And finally, the third affirmation: The world is redeemed. But it is redeemed not in order to guarantee success, even of the excellent fiscal policy of Dr. Stockman. It is redeemed not in order to assure that we will have "tomorrows that sing." The redemption occurs now, right now. This is Christian eschatology. It is not only an eschatology of the future. Yes, every day, many times a day, we say: "Thy Kingdom come." And it comes now. That famous French formula, Metro, boulot, dodo, is exactly what is being redeemed. Redemption does not mean the replacement of all those inevitable mundane things with meaningful jobs. What job is meaningful, by the way? Every job, which has had three Mondays in its history, already becomes meaningless, or at least to some extent oppressive. Redemption means exactly that of which St. John writes in his epistle: "That which we have heard, which we have seen with our eyes, which we have looked upon and touched with our hands, concerning the word of life — the eternal life which was made manifest to us." And this is the paradox, the antinomy, the message, which Christians could not endure because it was too much for them. It is much easier to have a little religion of the past, present and future, of commandments and prescriptions. Of saying that God did not love the world; He loved the good things in the world. He loved people who did go to church. He loved people who contributed (although it is tax-deductible, but still it is good that they contribute), and so on and so forth. Redemption means that the Kingdom which is to come has already come, it is in the midst of us.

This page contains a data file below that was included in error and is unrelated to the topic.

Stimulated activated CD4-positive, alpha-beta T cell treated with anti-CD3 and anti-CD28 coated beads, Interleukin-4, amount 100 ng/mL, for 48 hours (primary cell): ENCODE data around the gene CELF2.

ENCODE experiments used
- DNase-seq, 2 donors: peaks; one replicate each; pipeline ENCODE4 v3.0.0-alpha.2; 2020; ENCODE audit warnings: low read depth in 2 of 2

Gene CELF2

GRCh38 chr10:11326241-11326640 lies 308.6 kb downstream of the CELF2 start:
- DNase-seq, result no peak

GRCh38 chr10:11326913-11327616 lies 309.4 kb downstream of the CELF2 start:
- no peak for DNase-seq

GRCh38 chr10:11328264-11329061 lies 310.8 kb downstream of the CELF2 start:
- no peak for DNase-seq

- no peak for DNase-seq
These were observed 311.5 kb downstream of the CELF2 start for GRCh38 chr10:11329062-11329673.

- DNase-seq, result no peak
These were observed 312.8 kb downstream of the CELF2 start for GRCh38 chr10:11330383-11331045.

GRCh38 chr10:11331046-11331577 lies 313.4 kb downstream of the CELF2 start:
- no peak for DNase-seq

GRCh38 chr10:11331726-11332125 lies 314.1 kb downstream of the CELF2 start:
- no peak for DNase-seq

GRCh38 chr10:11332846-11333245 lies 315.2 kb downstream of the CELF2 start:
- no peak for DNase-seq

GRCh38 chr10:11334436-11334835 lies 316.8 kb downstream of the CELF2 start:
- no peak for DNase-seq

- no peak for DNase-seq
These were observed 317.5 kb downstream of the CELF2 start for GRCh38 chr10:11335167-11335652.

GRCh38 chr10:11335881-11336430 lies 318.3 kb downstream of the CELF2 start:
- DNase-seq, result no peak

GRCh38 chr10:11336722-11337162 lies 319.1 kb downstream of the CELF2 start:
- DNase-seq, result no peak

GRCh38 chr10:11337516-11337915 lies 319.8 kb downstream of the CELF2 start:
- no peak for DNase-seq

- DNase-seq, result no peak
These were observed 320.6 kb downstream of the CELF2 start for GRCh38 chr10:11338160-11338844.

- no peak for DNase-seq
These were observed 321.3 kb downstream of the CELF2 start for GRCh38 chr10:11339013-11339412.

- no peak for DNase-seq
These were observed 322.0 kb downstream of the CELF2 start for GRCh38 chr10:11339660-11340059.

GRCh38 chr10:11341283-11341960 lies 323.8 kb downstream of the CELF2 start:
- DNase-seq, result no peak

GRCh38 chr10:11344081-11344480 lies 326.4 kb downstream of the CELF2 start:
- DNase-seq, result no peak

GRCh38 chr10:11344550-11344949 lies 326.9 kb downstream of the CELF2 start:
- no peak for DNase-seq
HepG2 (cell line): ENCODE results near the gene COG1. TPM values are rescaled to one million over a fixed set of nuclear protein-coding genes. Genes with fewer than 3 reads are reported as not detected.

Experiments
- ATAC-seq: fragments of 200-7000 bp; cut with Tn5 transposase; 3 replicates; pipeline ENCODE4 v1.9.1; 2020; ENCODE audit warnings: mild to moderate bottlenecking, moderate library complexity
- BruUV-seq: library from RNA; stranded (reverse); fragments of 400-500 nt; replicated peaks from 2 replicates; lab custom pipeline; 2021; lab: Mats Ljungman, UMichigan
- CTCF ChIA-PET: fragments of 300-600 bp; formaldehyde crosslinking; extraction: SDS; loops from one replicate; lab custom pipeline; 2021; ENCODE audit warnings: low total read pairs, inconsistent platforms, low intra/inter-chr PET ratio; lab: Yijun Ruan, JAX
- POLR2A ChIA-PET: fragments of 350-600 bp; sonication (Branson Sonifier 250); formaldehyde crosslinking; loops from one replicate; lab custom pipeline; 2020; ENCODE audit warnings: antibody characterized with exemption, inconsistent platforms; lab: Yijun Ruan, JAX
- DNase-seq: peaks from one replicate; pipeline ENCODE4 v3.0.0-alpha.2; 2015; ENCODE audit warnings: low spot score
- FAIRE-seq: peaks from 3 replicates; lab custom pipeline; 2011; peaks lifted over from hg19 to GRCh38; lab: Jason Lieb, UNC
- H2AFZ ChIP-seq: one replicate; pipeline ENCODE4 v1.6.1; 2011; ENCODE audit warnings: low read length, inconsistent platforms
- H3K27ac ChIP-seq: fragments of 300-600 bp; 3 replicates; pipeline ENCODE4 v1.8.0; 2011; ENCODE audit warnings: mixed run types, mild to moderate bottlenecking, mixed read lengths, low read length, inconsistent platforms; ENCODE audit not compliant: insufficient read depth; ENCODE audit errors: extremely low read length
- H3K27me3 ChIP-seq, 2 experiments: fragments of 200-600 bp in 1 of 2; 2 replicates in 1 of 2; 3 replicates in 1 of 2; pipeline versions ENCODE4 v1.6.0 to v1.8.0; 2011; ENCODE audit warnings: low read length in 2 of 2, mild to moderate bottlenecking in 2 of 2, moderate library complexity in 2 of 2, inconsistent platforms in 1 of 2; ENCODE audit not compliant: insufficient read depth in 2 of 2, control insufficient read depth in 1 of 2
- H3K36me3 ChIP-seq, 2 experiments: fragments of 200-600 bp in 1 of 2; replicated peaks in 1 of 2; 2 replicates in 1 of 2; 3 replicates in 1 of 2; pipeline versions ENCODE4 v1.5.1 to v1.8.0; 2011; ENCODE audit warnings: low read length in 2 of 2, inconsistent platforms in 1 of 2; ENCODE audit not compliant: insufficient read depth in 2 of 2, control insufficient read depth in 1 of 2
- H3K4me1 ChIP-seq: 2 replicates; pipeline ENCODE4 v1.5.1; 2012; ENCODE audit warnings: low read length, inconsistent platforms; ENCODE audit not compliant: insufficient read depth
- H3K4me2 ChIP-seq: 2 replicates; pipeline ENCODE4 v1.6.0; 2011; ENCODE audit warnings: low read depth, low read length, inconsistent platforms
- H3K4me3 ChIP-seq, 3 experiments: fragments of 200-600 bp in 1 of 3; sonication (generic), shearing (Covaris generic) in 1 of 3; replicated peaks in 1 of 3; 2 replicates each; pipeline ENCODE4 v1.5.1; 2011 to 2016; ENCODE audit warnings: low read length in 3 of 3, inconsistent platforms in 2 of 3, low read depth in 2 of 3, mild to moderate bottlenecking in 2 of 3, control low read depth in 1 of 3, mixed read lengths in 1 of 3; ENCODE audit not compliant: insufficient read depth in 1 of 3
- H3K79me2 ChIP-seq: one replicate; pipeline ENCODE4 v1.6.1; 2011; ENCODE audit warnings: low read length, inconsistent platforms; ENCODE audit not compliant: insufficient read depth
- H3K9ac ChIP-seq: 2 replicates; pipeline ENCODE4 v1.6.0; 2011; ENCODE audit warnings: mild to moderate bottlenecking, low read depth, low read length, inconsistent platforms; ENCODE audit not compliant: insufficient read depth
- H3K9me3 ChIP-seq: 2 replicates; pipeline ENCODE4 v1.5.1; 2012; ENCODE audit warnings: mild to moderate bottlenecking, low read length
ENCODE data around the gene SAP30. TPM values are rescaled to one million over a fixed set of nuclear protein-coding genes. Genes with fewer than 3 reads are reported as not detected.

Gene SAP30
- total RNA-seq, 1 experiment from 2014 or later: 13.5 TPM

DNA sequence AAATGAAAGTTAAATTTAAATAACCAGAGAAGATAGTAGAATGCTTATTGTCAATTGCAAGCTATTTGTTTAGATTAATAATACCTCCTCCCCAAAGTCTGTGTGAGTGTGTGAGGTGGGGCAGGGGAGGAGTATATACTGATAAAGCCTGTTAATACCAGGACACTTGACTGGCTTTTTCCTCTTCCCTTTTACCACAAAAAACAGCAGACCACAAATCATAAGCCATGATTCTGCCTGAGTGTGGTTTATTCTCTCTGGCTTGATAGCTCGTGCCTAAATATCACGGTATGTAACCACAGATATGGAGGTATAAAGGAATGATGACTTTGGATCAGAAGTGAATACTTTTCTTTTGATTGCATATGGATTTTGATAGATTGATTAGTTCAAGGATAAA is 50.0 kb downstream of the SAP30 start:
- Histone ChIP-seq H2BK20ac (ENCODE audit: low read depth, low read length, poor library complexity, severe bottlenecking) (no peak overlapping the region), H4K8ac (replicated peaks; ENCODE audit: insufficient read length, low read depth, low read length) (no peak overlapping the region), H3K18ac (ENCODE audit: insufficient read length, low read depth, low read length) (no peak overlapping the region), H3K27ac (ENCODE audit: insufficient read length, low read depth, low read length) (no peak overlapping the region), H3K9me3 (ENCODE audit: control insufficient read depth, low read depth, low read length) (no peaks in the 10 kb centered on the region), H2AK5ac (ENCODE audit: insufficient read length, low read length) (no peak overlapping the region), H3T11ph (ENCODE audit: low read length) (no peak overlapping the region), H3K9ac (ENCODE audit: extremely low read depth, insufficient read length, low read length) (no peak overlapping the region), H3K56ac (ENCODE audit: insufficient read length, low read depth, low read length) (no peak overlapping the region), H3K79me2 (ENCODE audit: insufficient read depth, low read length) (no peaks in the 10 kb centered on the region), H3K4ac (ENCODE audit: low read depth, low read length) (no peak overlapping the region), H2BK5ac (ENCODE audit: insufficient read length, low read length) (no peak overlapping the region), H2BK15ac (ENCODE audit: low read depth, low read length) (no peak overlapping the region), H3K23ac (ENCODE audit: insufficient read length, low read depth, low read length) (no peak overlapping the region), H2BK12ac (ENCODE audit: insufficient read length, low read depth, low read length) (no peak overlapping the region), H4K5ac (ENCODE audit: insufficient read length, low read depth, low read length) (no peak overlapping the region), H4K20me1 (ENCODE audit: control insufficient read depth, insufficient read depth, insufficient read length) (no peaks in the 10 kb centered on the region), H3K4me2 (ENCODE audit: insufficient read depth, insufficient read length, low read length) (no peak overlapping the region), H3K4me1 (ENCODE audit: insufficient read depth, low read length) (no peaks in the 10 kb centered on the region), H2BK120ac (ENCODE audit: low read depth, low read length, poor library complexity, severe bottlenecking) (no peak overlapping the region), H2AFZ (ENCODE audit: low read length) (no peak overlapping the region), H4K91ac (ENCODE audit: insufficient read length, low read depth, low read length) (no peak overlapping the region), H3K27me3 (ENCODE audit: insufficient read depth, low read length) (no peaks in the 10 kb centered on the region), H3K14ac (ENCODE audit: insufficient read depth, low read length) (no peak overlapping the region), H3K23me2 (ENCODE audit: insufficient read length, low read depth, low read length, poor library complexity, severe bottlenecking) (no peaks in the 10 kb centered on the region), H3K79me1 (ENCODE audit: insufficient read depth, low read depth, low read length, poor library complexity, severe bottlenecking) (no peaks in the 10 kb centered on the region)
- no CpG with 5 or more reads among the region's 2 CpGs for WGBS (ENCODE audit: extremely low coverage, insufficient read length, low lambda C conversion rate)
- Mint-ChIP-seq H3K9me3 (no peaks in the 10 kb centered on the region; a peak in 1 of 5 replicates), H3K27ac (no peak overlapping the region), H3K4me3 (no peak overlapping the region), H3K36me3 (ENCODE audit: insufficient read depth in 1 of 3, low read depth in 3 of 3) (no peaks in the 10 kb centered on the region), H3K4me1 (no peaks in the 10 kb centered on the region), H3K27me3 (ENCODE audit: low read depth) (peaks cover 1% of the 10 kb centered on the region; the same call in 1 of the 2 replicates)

The great drama of redemption takes place all the time. And this point of view, this eschatology, this doctrine, this faith in the ultimate is what the early church held together. The church was persecuted. She was denied. The Roman Empire said to Christians: "You cannot exist." But read the early Christian prayers, and you will see that they are cosmic, they are historic. Nero! My goodness, what a horrible guy he was! And at that time Paul writes to Timothy and says, "Pray first of all . . . for kings and for all that are in authority." (1 Tim. 2:2) He does not say, "Picket!" He does not say, "Go to—!" He says, "Pray for them." Why? Because the church is not a little forum for social reforms. It introduces, it reiterates the single fact that the history of the world’s redemption, for which we are responsible, takes place in our hearts, and that Kingdom, that light, which comes to us, is the only power left with us — the realized, inaugurated eschatology of the Kingdom and, at the same time, the real knowledge of the Kingdom. The knowledge that nothing is solved by recipes and therapies, but, when a man decides to know the truth of all things, he, like Saint Anthony of the Desert, the great father of monasticism, turns to God. Anthony went to the desert and asked God for the ability to see the devil always. Because the devil always takes the form of an angel of light. The devil is always one who says something sentimental, nice, good. And finally God gave Anthony the ability to see the devil. And then, while still within the dimensions of human existence, for the saint this world became the Kingdom.